Table of contents

Introduction: Many Missing Stones
What Does It Mean to Be Italian?
Quando sono italiana: When I Am Italian
Waterbury, Connecticut, My Ancestral Village

Up the Farm
What Crawls around Inside Us
Housing Memory
What We Remember
Go Fish
Food, Food, Food, and Hard Work

Creature Life
My Mother's Letter to Her Sister
Hard Work and Good Food
Sunday on the Farm
My Only Irish Aunt
Minestra Means Soup
Move to America
Chiesta ca, or This One Here
After Eden
My First New York Story, 1965
200 Square Feet in the Village, or My Soluble Fortunes
My Friend Elizabeth
On Not Writing My Thesis
Italia, sempre italia

Part I. Southern Italy
The Stones of Dialect
Siamo arrivati
"That Winter Evening"
My Neapolitan Wedding

Part II. The Opposite of Southern Italy
After the Manner of Women
The Grief Estate

Visiting Our Dead
My Father's Bones
Voglio bene
Somewhere My Bill


Can a person born outside of Italy be considered Italian?


"My ancestral Italian village in America was in Waterbury Connecticut. " In this sentence, Joanna Clapps Herman raises the central question of this book: To what extent can a person born outside of Italy be considered Italian? The granddaughter of Italian immigrants who arrived in the United States in the early 1900s, Herman takes a complicated and nuanced look at the question of to whom and to which culture she ultimately belongs. Sometimes the Italian part of her identity—her Italianità—feels so aboriginal as to be inchoate, inexpressible. Sometimes it finds its expression in the rhythms of daily life. Sometimes it is embraced and enhanced; at others, it feels attenuated. "If, like me," Herman writes, "you are from one of Italy's overseas colonies, at least some of this Italianità will be in your skin, bones, and heart: other pieces have to be understood, considered, called to ourselves through study, travel, reading. Some of it is just longing. How do we know which pieces are which?"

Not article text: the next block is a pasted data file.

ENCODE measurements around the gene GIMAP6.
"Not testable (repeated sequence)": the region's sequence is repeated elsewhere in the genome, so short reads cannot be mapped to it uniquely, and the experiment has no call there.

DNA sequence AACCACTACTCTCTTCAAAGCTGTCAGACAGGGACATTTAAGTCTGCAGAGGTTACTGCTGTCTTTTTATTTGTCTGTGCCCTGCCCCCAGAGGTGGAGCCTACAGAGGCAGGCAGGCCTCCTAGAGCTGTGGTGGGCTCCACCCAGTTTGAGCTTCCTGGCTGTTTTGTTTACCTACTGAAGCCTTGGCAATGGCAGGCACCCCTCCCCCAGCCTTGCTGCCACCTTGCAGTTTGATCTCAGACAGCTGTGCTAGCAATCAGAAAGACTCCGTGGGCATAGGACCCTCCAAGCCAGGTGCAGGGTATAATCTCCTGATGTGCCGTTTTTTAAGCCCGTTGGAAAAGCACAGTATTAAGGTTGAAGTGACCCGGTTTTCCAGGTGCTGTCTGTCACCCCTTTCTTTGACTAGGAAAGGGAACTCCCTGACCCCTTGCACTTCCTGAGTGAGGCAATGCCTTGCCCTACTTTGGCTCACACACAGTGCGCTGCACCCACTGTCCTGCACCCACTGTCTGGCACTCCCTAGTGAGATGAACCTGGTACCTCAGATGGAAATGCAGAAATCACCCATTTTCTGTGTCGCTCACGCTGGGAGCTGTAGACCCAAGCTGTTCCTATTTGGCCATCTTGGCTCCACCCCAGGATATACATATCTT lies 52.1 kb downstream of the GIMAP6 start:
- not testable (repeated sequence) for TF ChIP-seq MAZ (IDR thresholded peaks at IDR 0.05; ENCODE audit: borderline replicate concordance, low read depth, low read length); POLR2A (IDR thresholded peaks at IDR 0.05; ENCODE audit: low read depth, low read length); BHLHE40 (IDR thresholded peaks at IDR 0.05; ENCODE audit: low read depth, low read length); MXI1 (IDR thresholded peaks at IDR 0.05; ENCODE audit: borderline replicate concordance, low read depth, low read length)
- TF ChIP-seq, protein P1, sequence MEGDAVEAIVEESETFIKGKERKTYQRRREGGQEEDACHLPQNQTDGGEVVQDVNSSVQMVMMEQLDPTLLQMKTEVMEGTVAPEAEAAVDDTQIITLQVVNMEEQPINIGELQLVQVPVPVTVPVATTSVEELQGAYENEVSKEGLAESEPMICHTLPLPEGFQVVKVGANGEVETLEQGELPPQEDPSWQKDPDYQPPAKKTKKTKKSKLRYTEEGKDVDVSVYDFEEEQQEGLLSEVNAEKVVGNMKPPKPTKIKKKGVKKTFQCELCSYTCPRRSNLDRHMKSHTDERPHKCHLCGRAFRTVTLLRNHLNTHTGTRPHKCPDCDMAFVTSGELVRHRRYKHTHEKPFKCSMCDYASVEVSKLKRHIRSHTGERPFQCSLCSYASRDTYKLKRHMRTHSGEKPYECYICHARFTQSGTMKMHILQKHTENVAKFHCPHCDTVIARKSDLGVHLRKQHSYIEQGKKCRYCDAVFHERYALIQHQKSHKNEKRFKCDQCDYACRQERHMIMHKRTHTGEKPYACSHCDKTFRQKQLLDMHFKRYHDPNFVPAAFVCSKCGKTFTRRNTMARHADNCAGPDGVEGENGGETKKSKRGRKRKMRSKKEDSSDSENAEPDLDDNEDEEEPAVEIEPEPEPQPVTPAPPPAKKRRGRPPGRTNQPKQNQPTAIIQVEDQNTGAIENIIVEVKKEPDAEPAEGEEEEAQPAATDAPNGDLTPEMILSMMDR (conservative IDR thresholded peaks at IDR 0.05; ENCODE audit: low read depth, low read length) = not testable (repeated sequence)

Joanna Clapps Herman is the author of The Anarchist Bastard: Growing Up Italian in America and No Longer and Not Yet: Stories, both published by SUNY Press. She is also the coeditor (with Carol Bonomo Albright) of Wild Dreams: The Best of Italian Americana and (with Lee Gutkind) Our Roots Are Deep with Passion: Creative Nonfiction Collects New Essays by Italian-American Writers. She lives in New York City.


"In When I Am Italian, Joanna Clapps Herman asks, 'Can a person born outside of Italy be Italian?' In this collection of wonderfully evocative essays, Herman illuminates the complexities of identity as she takes the reader on her life's journey starting with her girlhood 'up the farm' in rural Connecticut with her extended Italian family. Stops in her ancestral home in Basilicata, and Turin—'the opposite of Southern Italy'—reveal that being an American of Italian descent in Italy poses its own challenges. " — Nancy Carnevale, author of A New Language, A New World: Italian Immigrants in the United States, 1890–1945

"A beautiful book. It takes us through the decades of the last century and into this one to ask what it means to be Italian long after one generation's arrival, and to consider how deep and elemental the facts of that are. This is a subtle, moving, and original piece of work—to read it is to see the world around us differently. " — Joan Silber, author of Improvement: A Novel

"When I Am Italian, Joanna Clapps Herman's exquisite new memoir, begins with her rich, cocoonlike childhood inside an extended Italian American family in Waterbury, Connecticut. With its all-encompassing rituals of food, talk, and work, her family has transposed the rhythms of southern Italy to the new world. It's only when Herman leaves home—to escape the restrictions and claim her own life—that she realizes that this part of her identity does not necessarily reflect how the rest of America sees itself. With beauty and insight, When I Am Italian gives us Herman's fully lived understanding of the complex interweaving of culture and finding self. " — Lisa Wilde, author of Yo, Miss: A Graphic Look at High SchoolEmbroidered Stories: Interpreting Women's Domestic Needlework from the Italian Diaspora